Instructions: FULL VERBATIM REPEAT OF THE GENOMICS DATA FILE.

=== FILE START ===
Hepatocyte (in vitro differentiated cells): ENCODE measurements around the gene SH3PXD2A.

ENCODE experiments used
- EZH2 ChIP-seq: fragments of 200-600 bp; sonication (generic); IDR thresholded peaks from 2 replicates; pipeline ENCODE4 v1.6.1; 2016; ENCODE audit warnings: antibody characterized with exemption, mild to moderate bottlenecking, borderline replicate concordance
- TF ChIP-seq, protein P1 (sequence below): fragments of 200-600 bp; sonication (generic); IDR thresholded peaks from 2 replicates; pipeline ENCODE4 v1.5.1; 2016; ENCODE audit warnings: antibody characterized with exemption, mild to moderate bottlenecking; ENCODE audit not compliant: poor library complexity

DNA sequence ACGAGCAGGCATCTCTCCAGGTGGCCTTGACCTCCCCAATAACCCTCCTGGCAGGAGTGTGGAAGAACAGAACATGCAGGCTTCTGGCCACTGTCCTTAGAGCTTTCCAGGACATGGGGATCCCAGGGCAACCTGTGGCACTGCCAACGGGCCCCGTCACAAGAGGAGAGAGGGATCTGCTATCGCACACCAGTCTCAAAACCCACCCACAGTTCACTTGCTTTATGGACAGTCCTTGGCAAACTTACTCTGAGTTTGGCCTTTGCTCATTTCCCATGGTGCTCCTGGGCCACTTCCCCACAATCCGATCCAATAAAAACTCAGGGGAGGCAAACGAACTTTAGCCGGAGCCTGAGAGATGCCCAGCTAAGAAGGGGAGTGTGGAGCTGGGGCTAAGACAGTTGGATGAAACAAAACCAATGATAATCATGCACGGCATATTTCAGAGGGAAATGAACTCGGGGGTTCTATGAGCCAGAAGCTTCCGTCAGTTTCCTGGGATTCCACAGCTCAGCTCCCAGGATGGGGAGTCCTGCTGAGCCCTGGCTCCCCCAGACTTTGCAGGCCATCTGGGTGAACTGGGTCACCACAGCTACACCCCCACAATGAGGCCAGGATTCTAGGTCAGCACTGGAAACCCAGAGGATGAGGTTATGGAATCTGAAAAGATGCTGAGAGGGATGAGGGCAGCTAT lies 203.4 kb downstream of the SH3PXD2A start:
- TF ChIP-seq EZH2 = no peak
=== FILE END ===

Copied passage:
Hepatocyte (in vitro differentiated cells): ENCODE measurements around the gene SH3PXD2A.

ENCODE experiments used
- EZH2 ChIP-seq: fragments of 200-600 bp; sonication (generic); IDR thresholded peaks from 2 replicates; pipeline ENCODE4 v1.6.1; 2016; ENCODE audit warnings: antibody characterized with exemption, mild to moderate bottlenecking, borderline replicate concordance
- TF ChIP-seq, protein P1 (sequence below): fragments of 200-600 bp; sonication (generic); IDR thresholded peaks from 2 replicates; pipeline ENCODE4 v1.5.1; 2016; ENCODE audit warnings: antibody characterized with exemption, mild to moderate bottlenecking; ENCODE audit not compliant: poor library complexity

DNA sequence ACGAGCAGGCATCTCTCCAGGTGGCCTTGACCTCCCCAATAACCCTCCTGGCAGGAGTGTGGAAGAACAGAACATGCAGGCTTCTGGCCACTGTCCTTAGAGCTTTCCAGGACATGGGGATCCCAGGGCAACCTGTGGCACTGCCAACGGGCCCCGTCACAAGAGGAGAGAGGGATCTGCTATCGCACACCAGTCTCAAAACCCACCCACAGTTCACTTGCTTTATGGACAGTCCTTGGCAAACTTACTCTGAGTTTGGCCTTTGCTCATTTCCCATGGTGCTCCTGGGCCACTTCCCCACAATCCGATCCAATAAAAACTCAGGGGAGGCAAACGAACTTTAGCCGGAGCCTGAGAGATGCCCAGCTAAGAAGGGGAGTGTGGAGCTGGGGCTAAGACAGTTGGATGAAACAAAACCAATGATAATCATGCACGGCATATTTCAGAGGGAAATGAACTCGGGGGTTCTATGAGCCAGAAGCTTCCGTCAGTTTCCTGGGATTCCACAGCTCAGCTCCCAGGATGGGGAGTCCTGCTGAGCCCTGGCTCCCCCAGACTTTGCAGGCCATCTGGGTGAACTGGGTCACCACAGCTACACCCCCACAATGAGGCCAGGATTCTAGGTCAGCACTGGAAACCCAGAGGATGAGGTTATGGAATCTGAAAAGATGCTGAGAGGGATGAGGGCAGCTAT lies 203.4 kb downstream of the SH3PXD2A start:
- TF ChIP-seq EZH2 = no peak